A preferred embodiment of the electromechanical layer is formed from silicon. Electromechanical elements are preferably formed on the back side of the electromechanical layer by surface micromachining techniques. For example, a microfluid valve having surface micromachined membranes that can be formed individually can be made as part of the electromechanical layer. Alternative materials for the layer include, for example, glass and plastics.
Accordingly, it is possible for the fluid layer and the electromechanical layer to be manufactured separately, thus reducing the cost and expertise related to making customized fluid chips. This also can potentially reduce the cost of design and manufacturing. While the fluid layer may potentially be made inexpensively by end users, the electromechanical layer may instead be made by, for example, a foundry skilled in micromachining and microelectronics. The electromechanical layer may be standardized, with electromechanical components in standard locations, so that it may be mass produced and incorporated into a customized microfluidic system through an end user customizing the fluid layer.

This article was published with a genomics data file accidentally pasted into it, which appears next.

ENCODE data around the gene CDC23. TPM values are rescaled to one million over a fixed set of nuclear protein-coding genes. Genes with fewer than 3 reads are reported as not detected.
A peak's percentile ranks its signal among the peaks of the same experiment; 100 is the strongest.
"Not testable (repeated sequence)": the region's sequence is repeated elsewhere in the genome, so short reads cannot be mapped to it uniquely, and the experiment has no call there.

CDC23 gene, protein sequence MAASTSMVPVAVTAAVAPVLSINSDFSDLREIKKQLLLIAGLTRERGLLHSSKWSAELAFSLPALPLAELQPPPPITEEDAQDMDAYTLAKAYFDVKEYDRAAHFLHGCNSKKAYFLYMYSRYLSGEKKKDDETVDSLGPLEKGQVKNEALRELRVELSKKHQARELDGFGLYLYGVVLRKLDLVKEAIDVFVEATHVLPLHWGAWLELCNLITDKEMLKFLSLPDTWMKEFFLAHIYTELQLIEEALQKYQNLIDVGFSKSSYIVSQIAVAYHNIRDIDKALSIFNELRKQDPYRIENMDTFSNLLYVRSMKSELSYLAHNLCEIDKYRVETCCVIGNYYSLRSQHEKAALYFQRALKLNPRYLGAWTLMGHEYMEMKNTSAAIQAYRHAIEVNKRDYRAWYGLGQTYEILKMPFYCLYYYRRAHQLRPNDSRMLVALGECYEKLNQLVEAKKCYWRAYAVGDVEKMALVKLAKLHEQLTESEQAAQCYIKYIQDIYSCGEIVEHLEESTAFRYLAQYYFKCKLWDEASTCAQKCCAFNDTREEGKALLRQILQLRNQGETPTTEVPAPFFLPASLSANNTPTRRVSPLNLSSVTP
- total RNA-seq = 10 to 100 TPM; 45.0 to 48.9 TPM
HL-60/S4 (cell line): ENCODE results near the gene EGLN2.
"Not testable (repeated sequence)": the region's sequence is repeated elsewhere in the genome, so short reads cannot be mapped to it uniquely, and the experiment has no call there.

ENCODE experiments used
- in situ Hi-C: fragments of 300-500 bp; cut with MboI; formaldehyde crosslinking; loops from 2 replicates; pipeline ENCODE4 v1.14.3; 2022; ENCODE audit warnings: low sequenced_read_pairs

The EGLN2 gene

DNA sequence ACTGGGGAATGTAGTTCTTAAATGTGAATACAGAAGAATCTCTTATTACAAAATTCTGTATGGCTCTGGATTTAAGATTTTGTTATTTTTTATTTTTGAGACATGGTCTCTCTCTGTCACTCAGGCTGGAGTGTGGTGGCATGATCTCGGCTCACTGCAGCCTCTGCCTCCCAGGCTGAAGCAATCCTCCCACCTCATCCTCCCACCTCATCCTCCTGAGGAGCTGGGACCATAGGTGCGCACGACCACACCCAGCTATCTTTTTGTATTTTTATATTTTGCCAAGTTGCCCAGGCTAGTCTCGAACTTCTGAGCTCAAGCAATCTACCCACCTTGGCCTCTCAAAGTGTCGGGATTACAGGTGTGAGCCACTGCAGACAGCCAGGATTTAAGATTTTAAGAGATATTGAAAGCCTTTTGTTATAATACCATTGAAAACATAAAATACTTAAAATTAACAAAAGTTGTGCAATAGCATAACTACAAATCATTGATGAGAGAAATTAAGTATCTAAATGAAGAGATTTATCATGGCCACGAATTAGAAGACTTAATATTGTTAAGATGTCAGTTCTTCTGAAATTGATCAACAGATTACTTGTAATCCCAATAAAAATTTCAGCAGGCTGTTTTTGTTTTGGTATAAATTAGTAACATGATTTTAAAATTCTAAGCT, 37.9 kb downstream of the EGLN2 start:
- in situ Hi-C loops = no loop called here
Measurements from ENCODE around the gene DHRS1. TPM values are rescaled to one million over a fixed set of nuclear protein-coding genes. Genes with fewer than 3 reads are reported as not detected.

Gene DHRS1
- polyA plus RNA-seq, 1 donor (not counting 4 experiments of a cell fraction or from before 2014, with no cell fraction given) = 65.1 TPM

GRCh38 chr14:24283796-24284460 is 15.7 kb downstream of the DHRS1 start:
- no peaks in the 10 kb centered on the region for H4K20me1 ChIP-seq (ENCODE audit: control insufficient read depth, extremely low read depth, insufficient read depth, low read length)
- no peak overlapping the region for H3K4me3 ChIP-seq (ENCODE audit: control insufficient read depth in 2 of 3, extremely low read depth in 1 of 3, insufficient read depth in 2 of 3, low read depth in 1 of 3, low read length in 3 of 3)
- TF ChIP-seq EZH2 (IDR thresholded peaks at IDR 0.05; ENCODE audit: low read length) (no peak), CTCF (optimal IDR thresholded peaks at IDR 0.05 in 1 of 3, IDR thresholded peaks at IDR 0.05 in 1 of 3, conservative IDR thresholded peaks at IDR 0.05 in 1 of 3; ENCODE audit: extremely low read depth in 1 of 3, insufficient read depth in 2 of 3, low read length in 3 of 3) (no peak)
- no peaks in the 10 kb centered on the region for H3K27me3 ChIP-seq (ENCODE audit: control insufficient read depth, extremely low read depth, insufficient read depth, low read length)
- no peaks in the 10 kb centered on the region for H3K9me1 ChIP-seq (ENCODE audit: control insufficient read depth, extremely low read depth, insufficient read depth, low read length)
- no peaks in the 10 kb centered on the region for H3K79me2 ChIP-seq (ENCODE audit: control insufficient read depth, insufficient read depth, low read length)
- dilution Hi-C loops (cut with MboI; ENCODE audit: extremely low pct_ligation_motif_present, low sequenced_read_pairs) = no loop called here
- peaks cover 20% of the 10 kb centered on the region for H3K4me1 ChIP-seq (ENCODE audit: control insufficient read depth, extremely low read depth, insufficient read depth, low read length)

The dedicated electromechanical layer 404 includes a number of through-holes 410 vertically extending through the electromechanical layer, and a number of electromechanical components 412 formed on the back side of the electromechanical layer. The electromechanical layer also includes an inlet port 414 and an outlet port 416 for delivering fluid to and from the microfluidic system 400. Preferably, the electromechanical layer 412 does not contain the chemical reaction spaces 408, and more preferably does not contain the flow channels 406 as well.
The electromechanical layer may include one or more valves 420 for selectively rerouting the fluid through an additional one of the flow channels 406, for example to direct the fluid to or away from one or more particular electromechanical elements. The complete microfluidic system shown in
Preferably, the electromechanical layer includes a number of the through-holes 410 for fluid communication, so that, viewed from the top side, the electromechanical layer is perforated. In an exemplary method of manufacturing the electromechanical layer 404, deep (for example more than 500 μm) and small (for example less than 20 μm diameter) through-holes can be made by deep reactive ion etching (DRIE). The back side of the electromechanical layer as shown in
The fluid layer 402 contains one or more microfluidic channels 406 recessed into its substrate. These channels preferably are spatially registered with the location of the through-wafer holes 410 in the electromechanical layer 404. The bottom side of the fluid layer 402, containing the recessed channels 406 and chambers 408, contacts the front side of the electromechanical layer 404, which is flat.